The Bluebird Project at SunnysideWe are fortunate to be surrounded by amazing natural beauty. This includes the native birds nesting at Sunnyside.
Cindy Westley removes an old weather-worn nestbox.
Loss of nesting habitat, severe weather events and negative impacts from non-native bird species brought to the US from Europe in the 1800s (English Sparrows and European Starlings) are three main reasons for decline in our native bird populations. Scientists and birds lovers grew alarmed at serious declines in bluebird numbers.
Interest in helping bluebirds grew and in 1979 the North American Bluebird Society was founded. Since then, Eastern Bluebird populations are steadily climbing, thanks to enthusiasts.
A few years ago, Andy Sale and Galen Moses used leftover wood scraps to build nestboxes. Over 70 of them were put up throughout the grounds, with some located along trails and some in residents’ yards. Residents were invited to “Sponsor a Birdhouse”. A population of bluebirds has been established on our campus. This effort also supports cavity-nesting birds, such as Tree Swallows, Titmice, Chickadees and House Wrens. Over time, these nestboxes have become damaged by weather and animals, especially squirrels.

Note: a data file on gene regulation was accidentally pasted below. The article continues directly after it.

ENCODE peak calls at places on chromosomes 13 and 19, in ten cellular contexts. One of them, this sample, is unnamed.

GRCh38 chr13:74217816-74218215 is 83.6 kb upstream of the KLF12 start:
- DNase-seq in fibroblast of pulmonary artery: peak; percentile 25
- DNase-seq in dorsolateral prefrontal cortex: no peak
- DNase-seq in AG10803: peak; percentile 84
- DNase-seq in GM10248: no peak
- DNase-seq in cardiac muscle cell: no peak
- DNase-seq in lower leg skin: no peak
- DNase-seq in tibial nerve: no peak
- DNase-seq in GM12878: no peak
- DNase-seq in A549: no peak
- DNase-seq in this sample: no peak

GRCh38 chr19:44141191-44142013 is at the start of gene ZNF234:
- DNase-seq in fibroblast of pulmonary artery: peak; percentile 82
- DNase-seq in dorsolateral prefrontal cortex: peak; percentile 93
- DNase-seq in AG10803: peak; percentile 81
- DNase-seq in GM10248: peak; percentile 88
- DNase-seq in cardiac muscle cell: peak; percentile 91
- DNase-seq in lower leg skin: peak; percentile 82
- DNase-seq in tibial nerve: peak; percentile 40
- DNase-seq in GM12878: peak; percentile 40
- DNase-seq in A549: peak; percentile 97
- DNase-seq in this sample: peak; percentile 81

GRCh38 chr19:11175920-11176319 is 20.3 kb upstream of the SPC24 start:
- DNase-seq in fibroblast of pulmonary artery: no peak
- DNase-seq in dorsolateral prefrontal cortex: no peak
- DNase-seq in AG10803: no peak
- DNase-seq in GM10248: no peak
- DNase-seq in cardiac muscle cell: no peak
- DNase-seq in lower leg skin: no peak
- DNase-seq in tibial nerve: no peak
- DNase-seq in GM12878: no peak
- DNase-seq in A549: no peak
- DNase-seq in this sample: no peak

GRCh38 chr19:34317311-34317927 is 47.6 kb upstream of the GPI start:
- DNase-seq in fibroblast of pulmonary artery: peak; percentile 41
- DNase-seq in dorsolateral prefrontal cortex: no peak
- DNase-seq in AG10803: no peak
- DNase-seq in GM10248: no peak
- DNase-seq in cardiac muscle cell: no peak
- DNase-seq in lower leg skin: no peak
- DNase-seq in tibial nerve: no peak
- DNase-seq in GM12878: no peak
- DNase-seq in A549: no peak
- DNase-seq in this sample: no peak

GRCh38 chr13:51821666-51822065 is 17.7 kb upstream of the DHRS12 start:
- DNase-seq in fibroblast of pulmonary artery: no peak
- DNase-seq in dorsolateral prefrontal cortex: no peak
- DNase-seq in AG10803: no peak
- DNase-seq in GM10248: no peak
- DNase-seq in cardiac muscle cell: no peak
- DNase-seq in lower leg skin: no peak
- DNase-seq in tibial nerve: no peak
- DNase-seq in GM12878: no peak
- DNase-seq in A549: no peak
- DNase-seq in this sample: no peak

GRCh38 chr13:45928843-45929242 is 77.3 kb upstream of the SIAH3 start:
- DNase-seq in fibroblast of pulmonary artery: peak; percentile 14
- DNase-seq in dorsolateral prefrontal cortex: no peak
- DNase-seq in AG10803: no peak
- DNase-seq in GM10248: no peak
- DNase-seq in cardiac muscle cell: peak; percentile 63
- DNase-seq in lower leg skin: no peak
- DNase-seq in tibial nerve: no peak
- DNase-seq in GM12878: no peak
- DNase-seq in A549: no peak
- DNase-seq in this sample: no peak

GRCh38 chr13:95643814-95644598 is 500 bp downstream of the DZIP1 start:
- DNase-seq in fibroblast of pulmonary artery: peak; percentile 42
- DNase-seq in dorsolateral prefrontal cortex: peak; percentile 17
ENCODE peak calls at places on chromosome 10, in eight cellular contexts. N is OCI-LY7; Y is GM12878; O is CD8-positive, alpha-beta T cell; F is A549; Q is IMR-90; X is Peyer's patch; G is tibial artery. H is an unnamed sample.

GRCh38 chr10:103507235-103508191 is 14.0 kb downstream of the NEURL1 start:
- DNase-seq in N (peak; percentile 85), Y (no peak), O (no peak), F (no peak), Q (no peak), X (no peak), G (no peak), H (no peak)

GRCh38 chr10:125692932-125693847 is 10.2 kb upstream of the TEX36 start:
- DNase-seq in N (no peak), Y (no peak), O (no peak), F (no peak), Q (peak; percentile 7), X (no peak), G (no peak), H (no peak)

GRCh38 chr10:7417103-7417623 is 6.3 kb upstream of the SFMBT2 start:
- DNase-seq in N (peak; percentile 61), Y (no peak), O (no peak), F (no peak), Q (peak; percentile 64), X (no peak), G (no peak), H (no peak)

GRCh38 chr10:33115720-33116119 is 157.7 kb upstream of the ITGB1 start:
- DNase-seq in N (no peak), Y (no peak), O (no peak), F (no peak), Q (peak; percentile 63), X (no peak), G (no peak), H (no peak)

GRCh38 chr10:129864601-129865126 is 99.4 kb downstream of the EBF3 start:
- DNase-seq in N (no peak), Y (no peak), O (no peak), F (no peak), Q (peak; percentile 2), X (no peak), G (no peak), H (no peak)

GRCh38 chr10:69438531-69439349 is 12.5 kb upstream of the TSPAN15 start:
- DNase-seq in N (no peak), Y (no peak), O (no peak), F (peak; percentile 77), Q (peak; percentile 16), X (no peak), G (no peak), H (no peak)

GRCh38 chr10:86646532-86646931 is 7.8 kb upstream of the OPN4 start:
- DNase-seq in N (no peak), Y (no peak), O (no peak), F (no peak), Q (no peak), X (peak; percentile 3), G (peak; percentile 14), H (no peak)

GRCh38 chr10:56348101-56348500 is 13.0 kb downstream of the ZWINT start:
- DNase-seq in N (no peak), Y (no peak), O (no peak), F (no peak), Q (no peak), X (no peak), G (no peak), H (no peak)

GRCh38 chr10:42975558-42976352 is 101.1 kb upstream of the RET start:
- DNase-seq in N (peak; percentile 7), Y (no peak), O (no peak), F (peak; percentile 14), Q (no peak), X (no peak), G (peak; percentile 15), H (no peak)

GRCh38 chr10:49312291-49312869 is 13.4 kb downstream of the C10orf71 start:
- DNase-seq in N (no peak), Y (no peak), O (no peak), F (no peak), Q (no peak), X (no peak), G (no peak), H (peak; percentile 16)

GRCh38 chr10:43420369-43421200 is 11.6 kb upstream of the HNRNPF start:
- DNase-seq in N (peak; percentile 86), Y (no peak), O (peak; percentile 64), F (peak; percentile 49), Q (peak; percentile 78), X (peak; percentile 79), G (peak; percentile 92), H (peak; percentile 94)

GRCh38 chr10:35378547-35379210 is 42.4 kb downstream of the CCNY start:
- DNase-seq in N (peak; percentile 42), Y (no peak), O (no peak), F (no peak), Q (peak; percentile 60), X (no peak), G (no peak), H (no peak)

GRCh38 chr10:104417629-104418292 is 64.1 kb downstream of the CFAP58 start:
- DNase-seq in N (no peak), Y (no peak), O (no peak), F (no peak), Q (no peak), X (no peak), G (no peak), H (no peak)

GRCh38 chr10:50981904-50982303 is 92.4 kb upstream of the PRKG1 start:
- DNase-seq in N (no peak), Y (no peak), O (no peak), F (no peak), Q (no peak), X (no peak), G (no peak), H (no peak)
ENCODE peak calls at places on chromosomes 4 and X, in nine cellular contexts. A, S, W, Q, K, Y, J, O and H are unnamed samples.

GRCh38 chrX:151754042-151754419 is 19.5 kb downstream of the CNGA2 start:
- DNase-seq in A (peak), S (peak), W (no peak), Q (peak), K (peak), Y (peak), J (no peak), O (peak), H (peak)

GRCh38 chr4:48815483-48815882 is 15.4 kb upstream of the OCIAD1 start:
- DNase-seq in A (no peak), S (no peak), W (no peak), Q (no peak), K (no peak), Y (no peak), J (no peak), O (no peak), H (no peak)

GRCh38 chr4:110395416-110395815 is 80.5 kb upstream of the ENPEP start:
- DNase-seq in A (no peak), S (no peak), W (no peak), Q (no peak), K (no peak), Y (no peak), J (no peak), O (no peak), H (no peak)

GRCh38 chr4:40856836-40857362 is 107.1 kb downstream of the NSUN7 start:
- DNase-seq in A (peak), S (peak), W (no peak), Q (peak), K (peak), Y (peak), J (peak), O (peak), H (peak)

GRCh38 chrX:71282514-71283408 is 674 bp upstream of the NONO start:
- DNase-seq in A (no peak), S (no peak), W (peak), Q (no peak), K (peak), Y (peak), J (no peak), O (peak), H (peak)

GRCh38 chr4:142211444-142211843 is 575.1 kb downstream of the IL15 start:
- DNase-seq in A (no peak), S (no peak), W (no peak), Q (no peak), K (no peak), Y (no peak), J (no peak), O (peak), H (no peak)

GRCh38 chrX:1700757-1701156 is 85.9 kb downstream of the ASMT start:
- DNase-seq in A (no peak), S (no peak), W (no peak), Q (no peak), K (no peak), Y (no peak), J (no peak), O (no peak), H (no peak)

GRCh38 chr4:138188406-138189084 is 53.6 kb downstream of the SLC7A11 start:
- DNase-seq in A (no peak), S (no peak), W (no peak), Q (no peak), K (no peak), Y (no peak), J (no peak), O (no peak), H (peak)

A nestbox restoration project has begun this Fall. Many of the boxes in “public” areas on campus have been taken down. Residents who have a “Sunnyside" nest box in their yard will be contacted and invited to upgrade if they wish. With the help of resident volunteers who have woodworking skills, the boxes will be taken apart and rebuilt with added safety features to improve the nesting success of bluebirds and any other native bird that we are lucky enough to host. Also new boxes will be built. These efforts will be helped by a small $250 grant by the Virginia Blue Bird Society, and some private donations.
Don Oxley, Jim Fisher, Nat Kirkland, Don Wait are reusing parts of old nestboxes to build new ones.
All bird species have a “territory”, an area of land where they exclusively feed. Adding more boxes in an area does not mean more bluebirds. It means more competition for food resources, and therefore too many boxes too close together can invite in unwelcome competitors and reduce the chances that the shy bluebirds will nest. Location is important. We all like to have our space! Our campus has many areas that are perfect for bluebird nestboxes. Hopefully in Spring, we will all see and enjoy more of our feathered Sunnyside residents.
Sharon Pafford and Edie Hanscom gather pine needles to line nestboxes for possible winter roosting by bluebirds.
Thank you to the many resident volunteers for all the coming “home improvements”!